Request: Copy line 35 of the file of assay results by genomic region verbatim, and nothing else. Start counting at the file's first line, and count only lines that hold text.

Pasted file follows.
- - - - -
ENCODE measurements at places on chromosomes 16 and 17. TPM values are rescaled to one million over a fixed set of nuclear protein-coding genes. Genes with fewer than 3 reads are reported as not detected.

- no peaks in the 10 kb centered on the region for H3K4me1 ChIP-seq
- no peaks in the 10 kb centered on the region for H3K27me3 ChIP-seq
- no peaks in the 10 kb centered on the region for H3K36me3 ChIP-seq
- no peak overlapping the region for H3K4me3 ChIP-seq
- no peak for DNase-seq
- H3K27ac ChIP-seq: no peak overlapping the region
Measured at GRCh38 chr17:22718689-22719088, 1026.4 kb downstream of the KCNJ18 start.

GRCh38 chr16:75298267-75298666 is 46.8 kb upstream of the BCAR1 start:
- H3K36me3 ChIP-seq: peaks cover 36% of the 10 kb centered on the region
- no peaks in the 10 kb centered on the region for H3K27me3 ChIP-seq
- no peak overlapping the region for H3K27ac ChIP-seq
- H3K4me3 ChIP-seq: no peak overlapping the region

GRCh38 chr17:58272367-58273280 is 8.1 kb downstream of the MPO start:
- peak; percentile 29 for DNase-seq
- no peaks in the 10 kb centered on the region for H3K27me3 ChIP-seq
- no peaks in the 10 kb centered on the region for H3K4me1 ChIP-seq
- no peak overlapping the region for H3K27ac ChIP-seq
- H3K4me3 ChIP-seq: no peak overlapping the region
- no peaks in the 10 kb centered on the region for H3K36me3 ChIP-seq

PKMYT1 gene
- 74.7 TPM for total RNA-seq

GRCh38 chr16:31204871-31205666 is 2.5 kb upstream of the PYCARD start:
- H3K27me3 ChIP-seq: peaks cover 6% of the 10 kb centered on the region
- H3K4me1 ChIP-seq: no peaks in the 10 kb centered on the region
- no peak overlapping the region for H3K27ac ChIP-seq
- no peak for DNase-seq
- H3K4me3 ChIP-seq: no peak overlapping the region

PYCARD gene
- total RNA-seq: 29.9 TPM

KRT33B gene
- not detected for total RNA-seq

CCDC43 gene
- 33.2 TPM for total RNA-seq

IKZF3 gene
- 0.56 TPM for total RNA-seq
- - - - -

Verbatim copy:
IKZF3 gene